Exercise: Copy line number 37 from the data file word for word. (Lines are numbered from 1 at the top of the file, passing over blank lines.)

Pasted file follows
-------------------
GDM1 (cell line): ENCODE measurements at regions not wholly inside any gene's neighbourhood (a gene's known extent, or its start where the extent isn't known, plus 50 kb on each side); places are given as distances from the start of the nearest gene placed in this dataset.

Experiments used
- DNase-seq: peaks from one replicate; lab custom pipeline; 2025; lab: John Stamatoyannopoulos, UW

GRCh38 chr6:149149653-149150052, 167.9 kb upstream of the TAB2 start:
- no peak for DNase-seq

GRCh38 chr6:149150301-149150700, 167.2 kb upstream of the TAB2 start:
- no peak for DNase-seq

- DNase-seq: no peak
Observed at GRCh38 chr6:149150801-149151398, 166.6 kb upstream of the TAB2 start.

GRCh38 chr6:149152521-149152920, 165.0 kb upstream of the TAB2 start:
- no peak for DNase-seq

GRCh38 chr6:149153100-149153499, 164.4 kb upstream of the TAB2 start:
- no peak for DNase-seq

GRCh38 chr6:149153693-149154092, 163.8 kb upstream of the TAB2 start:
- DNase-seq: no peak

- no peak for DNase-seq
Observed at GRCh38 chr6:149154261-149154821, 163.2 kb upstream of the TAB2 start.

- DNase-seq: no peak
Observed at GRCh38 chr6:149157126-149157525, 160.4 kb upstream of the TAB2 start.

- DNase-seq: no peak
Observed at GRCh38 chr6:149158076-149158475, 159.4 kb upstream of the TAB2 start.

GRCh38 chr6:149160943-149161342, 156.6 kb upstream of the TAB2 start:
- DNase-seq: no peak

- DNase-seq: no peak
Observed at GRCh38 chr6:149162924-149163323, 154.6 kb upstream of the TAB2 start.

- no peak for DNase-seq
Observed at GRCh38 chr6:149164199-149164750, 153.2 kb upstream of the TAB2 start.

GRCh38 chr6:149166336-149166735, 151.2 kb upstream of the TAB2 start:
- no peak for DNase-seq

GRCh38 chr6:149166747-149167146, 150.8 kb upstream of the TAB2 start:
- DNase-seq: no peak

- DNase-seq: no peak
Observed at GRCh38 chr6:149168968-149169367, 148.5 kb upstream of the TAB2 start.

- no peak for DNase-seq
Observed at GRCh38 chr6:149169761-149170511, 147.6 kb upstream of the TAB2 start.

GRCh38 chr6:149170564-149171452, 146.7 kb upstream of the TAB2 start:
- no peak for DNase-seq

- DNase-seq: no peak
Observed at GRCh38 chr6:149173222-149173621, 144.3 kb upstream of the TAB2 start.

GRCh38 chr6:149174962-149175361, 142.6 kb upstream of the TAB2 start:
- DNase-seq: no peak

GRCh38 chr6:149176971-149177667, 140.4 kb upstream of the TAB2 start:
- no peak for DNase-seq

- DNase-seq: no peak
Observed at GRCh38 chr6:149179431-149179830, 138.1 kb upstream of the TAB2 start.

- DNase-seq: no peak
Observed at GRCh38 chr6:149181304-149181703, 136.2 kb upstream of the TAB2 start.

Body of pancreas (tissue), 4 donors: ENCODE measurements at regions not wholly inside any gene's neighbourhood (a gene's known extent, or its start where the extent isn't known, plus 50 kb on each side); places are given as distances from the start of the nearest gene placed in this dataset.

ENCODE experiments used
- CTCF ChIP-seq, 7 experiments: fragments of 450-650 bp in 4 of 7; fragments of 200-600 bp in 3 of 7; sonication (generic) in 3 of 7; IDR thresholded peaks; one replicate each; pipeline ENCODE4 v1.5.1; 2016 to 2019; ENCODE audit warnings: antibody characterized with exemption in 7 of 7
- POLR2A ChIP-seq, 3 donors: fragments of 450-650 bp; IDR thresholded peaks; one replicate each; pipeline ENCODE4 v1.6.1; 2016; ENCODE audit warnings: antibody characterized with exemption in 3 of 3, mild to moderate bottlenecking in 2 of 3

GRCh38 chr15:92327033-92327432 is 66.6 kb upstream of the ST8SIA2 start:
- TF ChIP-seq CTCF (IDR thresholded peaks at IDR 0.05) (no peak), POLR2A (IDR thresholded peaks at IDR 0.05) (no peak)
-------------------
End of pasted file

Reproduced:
- no peak for DNase-seq